For all the hype, 2021 never turned out to be the Hot Vax Summer we were promised. What was missing? All the festivals and fun of the season. But as more and more events announce their return for 2022, Canadians might be feeling cautiously optimistic. Will we get the chance for a do-over?
CBC Arts reached out to folks in cities around the country, artists we haven’t checked in on since the days when Purel was liquid gold: Zoe Si, Simone Elizabeth Saunders, Emmie Tsumura, Diana Reyes and Mollie Cronin. Back then, this lot was settling into the forced introversion that is the quarlife. But now, they’re ready for real live Zoom-free entertainment.
What are the things they’ve been waiting all pandemic to do again? We’ve compiled their picks. Even if it’s just a fraction of what’s going on this spring and summer, fill your to-do list with these eclectic events happening around the country.
Drop by this free two-day event, and you’ll have the chance to meet hundreds of comics creators. It’s a great place to just wander, says local artist Zoe Si, whose cartoons regularly appear in the New Yorker. And though she’s had a table at Vancaf for years, this’ll be the first time in forever that she won’t be working the show. Still, you can’t keep her away from this gathering of the city’s indie-comics scene now that it’s back.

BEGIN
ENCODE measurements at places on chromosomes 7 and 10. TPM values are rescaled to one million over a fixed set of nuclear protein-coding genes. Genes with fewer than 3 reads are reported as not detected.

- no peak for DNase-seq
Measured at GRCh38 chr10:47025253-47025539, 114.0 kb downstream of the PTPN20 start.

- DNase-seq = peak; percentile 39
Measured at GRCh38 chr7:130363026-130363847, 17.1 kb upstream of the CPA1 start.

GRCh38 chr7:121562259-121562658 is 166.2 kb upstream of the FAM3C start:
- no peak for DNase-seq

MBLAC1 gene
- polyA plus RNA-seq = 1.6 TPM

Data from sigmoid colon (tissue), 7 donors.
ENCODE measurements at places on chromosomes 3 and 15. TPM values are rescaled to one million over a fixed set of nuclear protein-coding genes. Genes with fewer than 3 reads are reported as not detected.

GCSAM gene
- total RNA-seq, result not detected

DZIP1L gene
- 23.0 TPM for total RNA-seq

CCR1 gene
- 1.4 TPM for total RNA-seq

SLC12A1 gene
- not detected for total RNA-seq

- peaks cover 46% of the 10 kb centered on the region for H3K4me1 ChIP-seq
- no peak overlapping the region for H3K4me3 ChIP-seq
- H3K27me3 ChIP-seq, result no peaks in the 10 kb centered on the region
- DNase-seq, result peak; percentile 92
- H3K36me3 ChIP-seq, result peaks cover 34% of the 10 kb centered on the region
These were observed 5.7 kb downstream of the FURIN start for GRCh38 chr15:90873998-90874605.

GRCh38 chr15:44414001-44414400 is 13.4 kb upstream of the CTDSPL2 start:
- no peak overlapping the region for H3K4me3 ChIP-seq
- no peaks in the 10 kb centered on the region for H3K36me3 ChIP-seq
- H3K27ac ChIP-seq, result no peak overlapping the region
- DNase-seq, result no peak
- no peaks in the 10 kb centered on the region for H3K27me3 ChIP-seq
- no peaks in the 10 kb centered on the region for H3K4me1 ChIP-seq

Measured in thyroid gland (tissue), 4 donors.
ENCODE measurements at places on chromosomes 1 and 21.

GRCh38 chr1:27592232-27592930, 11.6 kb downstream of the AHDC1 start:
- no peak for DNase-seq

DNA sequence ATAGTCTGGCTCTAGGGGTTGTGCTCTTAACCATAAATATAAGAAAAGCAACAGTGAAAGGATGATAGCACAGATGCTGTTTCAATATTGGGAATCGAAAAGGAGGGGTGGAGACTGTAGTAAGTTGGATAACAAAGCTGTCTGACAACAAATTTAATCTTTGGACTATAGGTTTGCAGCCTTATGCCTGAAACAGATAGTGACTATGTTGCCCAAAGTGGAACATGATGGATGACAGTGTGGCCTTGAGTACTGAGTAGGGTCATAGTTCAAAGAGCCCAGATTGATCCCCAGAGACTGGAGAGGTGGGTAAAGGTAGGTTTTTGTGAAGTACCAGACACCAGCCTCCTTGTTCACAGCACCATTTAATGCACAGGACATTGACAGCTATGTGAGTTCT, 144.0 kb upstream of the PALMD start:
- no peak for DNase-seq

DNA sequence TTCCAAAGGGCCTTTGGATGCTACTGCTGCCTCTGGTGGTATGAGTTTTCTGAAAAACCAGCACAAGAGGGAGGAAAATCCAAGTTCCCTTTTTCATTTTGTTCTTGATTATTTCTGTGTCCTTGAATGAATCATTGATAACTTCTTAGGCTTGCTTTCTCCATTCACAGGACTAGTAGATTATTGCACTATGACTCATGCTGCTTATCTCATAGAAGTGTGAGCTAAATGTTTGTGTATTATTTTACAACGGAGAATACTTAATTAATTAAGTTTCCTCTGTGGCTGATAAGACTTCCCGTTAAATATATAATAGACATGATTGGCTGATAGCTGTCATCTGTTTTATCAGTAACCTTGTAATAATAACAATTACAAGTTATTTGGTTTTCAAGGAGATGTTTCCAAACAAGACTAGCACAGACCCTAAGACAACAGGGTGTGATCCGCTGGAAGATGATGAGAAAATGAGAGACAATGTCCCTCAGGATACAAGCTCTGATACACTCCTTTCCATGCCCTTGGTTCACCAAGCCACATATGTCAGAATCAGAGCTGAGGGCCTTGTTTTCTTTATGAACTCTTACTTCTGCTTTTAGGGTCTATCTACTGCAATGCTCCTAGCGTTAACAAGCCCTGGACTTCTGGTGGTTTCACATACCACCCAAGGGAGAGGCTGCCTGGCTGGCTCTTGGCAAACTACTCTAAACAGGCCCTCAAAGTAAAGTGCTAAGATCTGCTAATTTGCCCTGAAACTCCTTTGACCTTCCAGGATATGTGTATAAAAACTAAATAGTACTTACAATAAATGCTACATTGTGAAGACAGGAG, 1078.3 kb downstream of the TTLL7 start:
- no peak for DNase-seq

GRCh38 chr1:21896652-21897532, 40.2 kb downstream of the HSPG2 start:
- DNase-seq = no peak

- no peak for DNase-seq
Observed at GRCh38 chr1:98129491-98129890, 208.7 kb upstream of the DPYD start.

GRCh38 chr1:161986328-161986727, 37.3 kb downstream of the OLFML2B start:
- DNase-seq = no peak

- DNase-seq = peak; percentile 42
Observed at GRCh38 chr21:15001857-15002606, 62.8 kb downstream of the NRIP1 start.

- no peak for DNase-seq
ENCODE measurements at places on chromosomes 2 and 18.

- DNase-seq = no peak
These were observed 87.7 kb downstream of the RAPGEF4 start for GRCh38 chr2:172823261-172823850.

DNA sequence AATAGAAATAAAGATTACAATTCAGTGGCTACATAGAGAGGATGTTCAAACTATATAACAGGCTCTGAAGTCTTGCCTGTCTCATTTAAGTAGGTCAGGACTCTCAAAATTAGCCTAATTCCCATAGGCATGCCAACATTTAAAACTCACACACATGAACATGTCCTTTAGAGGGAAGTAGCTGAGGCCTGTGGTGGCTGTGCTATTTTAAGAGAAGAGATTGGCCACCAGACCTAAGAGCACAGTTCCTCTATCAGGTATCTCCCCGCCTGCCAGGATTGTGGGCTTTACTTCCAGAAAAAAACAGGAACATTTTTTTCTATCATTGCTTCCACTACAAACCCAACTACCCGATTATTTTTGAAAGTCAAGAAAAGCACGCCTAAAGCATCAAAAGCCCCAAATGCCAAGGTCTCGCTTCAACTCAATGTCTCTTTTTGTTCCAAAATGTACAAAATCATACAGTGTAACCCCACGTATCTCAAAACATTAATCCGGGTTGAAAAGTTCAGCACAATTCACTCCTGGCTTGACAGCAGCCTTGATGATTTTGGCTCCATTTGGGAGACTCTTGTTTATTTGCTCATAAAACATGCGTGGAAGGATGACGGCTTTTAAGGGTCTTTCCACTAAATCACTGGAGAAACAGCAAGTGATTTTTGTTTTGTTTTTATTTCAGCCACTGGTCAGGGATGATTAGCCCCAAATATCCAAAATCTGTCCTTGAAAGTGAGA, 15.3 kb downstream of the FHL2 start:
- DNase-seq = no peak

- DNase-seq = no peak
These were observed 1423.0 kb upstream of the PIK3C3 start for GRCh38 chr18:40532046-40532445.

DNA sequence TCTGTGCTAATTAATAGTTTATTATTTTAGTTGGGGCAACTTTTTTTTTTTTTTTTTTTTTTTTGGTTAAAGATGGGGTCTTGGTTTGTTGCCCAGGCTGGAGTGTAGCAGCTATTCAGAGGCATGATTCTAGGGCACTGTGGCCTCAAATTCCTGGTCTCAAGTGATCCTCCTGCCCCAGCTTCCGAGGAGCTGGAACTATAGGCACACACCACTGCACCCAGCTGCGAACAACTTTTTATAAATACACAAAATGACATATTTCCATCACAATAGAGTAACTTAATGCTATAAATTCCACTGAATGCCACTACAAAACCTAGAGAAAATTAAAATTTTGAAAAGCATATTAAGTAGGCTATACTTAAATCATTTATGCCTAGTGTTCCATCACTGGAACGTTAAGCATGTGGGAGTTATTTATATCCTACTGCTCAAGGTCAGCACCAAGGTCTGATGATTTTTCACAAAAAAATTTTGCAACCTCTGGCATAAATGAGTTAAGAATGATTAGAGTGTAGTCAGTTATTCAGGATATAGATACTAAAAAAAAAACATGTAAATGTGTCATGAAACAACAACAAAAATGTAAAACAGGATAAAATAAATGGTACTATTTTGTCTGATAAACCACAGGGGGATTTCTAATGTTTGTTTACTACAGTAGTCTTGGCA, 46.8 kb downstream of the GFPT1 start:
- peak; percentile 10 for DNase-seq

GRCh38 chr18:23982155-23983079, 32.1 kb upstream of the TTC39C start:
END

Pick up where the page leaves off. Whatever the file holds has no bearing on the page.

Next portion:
“The comic community in Vancouver is not the hugest. It’s definitely not the same as in Toronto or New York,” says Si. (Incidentally, the Toronto Comic Arts Festival — TCAF — also returns this spring; circle June 17-19 in your calendar.) “But I’ve always met the loveliest people there, and everyone is super talented. It’s cool to see what other indie artists are coming up with.” (This year’s exhibitor schedule is still TBA.)
When: May 22-22
Where: The Roundhouse, Vancouver